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Beschreibung des Verlags
A sharp and provocative new essay collection from the award-winning author of Freedom and The Corrections
In The End of the End of the Earth, which gathers essays and speeches written mostly in the past five years, Jonathan Franzen returns with renewed vigour to the themes – both human and literary – that have long preoccupied him. Whether exploring his complex relationship with his uncle, recounting his young adulthood in New York, or offering an illuminating look at the global seabird crisis, these pieces contain all the wit and disabused realism that we’ve come to expect from Franzen.
Taken together, these essays trace the progress of a unique and mature mind wrestling with itself, with literature and with some of the most important issues of our day, made more pressing by the current political milieu. The End of the End of the Earth is remarkable, provocative and necessary.
Praise for The End of the End of the Earth:
‘… by refusing to hope for the impossible, Franzen, improbably, manages to produce a volume that feels, if not hopeful, then at least not hopeless. There’s nothing he can do – there’s probably nothing any of us can do – to avert or even alleviate the coming catastrophe. But for now, he’s here and he’s alive, and over the course of these essays he offers us a series of partial, tentative answers to the question he poses himself at the beginning: “ How do we find meaning in our actions when the world seems to be coming to an end?” Guardian
‘Can be read, in part, as a welcome alternative to the current, dominant American political tone of one-note belligerence’ Observer
‘Franzen shows himself to be the kind of unacademic critic who recognises and does not disapprove of the Common Reader’s natural tendency to feel for the characters the author has brought into being’ Scotsman
Praise for Jonathan Franzen:
‘A literary genius for our time’ Guardian
‘Arguably America’s greatest living novelist’ Daily Telegraph
‘Franzen is that rare bird: a literary novelist of the highest distinction who has also become one of the bestsellers of the age’ Evening Standard
‘Franzen’s words crackle with wit humour and wisdom’ Shortlist
About the author
Jonathan Franzen is the author of five novels, including Purity, The Corrections and Freedom, and five works of nonfiction and translation, including Farther Away and The Kraus Project. He is a member of the American Academy of Arts and Letters, the German Akademie der Künste, and the French Ordre des Arts et des Lettres.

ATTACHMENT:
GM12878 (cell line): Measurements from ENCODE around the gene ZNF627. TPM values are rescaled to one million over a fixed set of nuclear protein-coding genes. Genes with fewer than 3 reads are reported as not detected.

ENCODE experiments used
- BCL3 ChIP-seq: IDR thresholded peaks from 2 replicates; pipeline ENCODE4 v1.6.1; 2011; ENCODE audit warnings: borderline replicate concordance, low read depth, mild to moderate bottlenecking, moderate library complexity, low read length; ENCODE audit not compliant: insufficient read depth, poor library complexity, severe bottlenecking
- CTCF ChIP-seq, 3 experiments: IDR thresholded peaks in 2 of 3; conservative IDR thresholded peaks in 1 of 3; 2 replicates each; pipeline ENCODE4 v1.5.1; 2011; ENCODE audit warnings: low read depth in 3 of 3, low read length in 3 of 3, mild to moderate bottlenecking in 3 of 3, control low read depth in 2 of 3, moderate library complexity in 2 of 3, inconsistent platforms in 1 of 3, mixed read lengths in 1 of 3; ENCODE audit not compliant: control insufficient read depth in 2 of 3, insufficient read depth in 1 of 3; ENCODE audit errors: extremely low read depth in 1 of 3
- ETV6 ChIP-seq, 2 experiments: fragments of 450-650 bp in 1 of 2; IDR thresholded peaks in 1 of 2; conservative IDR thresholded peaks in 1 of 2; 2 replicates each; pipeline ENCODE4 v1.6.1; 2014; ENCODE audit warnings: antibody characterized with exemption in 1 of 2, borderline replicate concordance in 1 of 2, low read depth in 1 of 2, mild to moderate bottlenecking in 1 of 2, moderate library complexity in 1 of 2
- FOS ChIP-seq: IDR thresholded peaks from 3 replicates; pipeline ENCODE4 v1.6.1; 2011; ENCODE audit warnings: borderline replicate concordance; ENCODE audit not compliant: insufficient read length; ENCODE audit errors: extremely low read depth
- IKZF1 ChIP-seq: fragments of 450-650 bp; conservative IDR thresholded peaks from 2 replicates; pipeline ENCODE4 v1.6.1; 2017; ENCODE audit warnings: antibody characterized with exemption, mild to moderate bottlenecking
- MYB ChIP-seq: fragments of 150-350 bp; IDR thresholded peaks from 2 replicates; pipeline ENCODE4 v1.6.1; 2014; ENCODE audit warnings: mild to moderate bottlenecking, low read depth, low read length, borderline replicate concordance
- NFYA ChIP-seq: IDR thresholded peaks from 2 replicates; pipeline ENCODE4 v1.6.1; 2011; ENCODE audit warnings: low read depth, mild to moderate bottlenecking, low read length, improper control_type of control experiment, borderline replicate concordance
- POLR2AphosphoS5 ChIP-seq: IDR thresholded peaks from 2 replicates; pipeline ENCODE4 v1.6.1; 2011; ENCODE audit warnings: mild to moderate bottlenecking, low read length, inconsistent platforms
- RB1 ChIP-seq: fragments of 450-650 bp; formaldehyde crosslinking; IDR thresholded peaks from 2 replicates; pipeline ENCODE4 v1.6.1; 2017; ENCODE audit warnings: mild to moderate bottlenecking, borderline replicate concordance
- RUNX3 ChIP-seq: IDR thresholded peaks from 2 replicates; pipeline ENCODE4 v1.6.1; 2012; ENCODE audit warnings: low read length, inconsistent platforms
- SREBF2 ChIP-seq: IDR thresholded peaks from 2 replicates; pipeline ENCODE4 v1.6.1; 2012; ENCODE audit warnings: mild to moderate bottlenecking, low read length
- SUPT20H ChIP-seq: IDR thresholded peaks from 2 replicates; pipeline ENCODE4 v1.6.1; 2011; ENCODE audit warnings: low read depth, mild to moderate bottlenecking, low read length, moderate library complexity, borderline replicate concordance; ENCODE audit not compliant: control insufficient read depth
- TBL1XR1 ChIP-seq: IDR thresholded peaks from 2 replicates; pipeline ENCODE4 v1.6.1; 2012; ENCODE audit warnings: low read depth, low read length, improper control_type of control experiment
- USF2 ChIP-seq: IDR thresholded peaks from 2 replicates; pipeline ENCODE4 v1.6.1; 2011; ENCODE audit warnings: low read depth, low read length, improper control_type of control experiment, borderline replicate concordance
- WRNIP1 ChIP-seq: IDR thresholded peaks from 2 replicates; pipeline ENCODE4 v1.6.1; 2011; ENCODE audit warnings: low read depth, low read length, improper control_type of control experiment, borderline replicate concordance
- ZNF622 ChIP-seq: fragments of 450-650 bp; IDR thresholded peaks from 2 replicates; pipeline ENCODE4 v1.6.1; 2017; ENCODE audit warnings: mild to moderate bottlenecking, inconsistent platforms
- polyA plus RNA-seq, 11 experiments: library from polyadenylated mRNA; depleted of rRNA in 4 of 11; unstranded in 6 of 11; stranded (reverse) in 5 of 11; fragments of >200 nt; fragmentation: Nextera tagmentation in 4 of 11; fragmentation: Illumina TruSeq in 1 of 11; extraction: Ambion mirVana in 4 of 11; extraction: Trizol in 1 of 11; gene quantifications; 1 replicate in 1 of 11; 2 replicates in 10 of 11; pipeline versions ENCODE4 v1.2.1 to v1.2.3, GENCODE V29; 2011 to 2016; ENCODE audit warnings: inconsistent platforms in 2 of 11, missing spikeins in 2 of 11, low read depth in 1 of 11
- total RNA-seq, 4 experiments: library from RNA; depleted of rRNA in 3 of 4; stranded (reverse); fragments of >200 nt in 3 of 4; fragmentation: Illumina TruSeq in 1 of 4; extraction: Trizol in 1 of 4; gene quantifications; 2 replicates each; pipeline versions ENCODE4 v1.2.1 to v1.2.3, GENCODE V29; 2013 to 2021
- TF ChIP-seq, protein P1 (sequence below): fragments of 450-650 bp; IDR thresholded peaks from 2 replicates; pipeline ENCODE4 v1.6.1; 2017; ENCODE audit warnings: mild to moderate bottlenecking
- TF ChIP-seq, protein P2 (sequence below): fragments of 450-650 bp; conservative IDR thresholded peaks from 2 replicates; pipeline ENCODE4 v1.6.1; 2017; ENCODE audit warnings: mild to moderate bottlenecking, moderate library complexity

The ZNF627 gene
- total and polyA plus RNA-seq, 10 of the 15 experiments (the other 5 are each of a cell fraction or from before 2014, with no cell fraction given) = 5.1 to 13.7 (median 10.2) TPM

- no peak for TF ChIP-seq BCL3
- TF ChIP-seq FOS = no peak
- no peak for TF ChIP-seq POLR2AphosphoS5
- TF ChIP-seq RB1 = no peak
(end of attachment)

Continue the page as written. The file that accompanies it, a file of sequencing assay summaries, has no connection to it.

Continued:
A compulsive need to find order, and a love of birding, represent two of the central threads of this stimulating collection of previously published essays from novelist Franzen (Purity). In the opening essay, "The Essay in Dark Times," Franzen self-identifies as "what people in the world of birding call a lister," which makes him "morally inferior to birders who bird exclusively for the joy of it." Throughout the essays that follow, Franzen muses about writing, Edith Wharton, climate change, Antarctica, the photographs of Sarah Stolfa, and birds, always birds. Some of his opinions have already stoked controversy: In "A Rooting Interest," he comments on Wharton's privileged position amid New York City's social elite, and observes she had "one potentially redeeming disadvantage: she wasn't pretty." In "Save What You Love," he takes the Audubon Society to task for naming climate change as the greatest threat to birds, when "no individual bird death can be definitively attributed" to it, while statistics indicate that picture windows and outdoor cats kill three billion birds annually. Whether observing the eerie beauty of Antarctica ("far from having melted," he reports) or dispensing "Ten Rules for the Novelist," Franzen makes for an entertaining, sometimes prickly, but always quotable companion.